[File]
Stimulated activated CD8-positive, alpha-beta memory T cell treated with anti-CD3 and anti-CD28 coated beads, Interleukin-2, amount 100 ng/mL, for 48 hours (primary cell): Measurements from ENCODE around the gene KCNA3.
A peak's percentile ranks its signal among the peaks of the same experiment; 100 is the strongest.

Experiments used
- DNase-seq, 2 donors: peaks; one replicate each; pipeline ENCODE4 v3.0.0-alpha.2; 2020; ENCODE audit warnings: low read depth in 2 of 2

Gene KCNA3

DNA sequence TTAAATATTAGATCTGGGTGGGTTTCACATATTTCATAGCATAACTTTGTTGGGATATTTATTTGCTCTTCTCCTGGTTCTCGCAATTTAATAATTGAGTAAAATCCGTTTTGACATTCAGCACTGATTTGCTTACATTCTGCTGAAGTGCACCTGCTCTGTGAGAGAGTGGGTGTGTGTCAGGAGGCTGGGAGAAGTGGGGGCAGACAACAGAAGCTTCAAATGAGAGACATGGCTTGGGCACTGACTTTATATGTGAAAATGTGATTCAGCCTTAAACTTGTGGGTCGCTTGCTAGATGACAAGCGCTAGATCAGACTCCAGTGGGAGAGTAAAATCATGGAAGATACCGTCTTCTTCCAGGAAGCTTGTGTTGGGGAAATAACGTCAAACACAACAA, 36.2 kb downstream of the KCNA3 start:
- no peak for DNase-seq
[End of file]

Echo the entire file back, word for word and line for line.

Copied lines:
Stimulated activated CD8-positive, alpha-beta memory T cell treated with anti-CD3 and anti-CD28 coated beads, Interleukin-2, amount 100 ng/mL, for 48 hours (primary cell): Measurements from ENCODE around the gene KCNA3.
A peak's percentile ranks its signal among the peaks of the same experiment; 100 is the strongest.

Experiments used
- DNase-seq, 2 donors: peaks; one replicate each; pipeline ENCODE4 v3.0.0-alpha.2; 2020; ENCODE audit warnings: low read depth in 2 of 2

Gene KCNA3

DNA sequence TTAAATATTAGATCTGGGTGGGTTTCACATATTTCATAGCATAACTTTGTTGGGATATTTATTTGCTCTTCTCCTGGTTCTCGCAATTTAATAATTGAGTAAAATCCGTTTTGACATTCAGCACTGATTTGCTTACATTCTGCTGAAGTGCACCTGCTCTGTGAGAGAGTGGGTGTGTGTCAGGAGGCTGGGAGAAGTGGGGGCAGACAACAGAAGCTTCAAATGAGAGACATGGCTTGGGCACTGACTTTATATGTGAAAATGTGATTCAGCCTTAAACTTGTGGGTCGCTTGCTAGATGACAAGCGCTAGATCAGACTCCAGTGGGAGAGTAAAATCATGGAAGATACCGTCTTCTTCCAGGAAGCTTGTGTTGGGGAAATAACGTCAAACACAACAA, 36.2 kb downstream of the KCNA3 start:
- no peak for DNase-seq